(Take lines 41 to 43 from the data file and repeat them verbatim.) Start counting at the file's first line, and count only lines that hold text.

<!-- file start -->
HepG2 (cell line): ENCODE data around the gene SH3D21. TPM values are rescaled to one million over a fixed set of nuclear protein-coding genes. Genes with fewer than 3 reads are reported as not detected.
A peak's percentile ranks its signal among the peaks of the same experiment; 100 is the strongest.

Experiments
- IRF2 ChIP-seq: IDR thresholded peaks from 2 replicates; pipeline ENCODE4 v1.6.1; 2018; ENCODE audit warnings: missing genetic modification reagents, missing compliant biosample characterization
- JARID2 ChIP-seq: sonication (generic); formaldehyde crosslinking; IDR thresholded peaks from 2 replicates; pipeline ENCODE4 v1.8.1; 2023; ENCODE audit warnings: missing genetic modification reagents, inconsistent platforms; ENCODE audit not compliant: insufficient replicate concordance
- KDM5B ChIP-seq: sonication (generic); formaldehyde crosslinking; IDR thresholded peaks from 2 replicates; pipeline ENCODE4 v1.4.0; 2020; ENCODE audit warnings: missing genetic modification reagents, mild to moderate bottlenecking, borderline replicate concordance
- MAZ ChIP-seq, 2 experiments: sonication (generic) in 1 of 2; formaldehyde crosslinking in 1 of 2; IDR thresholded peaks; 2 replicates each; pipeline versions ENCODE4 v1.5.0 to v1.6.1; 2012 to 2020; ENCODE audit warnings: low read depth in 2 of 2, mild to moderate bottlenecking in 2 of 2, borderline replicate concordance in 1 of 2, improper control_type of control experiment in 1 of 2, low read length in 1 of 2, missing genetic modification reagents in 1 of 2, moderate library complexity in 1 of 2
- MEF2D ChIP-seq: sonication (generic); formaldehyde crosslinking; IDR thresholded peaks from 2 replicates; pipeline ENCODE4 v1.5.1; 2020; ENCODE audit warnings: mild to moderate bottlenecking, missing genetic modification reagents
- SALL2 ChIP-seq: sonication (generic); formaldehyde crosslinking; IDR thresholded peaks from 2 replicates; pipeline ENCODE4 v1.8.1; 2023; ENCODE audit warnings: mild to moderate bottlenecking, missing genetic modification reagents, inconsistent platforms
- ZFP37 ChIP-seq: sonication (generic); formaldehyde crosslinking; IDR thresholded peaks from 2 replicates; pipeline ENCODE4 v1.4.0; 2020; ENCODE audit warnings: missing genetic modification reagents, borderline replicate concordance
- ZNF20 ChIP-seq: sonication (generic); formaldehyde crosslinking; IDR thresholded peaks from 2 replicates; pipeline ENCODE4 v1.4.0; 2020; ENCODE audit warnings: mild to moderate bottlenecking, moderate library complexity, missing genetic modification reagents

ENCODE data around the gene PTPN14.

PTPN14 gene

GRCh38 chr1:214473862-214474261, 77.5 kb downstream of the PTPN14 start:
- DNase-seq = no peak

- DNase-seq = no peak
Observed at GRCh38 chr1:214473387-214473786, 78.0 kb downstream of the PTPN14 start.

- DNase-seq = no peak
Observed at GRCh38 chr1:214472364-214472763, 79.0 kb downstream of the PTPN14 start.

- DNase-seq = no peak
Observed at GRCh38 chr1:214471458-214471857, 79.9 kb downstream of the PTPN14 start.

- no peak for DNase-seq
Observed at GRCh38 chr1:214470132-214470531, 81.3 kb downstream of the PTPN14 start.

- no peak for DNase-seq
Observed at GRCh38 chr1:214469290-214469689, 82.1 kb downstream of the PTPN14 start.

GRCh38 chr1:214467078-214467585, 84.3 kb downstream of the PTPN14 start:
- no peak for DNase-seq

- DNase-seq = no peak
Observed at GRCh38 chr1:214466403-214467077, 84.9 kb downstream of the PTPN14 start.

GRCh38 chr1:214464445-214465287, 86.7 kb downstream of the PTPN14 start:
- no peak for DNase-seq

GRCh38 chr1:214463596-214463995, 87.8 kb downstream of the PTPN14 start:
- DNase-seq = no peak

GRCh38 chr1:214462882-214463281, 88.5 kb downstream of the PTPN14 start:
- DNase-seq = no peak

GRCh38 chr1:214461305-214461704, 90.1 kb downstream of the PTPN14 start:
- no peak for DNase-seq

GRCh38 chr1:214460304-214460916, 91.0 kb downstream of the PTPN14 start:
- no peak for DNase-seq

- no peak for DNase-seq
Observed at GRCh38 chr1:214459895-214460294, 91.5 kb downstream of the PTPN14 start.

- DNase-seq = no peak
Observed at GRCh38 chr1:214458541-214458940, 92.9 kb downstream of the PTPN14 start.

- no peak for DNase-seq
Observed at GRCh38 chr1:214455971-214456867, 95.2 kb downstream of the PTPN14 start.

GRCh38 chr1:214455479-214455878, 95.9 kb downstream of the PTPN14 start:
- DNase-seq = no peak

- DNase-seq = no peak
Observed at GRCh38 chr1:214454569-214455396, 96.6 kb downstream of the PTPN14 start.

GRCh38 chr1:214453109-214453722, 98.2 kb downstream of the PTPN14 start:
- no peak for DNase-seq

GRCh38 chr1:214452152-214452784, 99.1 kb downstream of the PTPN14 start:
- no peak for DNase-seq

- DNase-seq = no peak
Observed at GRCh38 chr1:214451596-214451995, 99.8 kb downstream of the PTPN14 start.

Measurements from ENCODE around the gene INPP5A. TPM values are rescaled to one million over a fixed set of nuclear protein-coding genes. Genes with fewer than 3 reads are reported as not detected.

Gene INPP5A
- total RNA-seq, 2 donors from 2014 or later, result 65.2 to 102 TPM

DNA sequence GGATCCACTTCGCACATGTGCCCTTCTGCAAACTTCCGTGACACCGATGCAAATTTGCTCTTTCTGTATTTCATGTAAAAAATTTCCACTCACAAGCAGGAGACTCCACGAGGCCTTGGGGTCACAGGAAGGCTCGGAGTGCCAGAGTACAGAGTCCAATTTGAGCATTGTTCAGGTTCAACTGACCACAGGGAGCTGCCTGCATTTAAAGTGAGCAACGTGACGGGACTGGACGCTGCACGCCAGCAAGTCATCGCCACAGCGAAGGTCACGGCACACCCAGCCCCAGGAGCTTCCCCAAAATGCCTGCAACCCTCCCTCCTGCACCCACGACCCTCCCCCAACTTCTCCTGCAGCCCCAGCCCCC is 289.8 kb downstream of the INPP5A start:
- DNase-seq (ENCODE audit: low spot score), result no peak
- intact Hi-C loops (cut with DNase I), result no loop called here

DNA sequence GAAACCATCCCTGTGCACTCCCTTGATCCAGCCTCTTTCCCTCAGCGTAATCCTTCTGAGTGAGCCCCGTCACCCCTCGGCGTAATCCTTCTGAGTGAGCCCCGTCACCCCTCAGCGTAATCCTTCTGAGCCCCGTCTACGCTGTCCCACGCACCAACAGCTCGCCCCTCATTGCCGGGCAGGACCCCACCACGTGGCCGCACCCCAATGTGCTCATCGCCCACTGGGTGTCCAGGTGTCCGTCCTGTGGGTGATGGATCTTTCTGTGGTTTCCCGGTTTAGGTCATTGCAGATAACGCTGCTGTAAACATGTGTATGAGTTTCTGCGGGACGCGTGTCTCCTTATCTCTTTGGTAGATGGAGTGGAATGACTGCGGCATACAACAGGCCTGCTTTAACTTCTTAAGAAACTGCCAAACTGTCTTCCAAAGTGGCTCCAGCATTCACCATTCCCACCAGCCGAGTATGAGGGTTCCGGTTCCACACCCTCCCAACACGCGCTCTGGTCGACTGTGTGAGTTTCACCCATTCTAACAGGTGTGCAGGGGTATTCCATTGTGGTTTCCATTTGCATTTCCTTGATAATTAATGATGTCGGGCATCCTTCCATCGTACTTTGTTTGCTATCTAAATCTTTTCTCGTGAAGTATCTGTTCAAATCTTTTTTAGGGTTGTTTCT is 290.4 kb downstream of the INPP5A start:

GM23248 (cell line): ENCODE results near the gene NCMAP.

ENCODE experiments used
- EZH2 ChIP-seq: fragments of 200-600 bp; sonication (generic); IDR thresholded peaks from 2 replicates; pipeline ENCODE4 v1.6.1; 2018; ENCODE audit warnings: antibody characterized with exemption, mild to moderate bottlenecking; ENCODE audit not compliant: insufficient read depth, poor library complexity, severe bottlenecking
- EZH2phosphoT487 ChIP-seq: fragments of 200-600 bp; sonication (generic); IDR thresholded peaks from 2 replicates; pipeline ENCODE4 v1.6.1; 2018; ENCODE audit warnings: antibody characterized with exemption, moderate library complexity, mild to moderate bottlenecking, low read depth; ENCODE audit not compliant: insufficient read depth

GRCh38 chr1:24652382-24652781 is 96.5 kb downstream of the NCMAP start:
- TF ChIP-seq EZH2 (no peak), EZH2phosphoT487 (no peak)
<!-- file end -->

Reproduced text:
Observed at GRCh38 chr1:214459895-214460294, 91.5 kb downstream of the PTPN14 start.

- DNase-seq = no peak
Observed at GRCh38 chr1:214458541-214458940, 92.9 kb downstream of the PTPN14 start.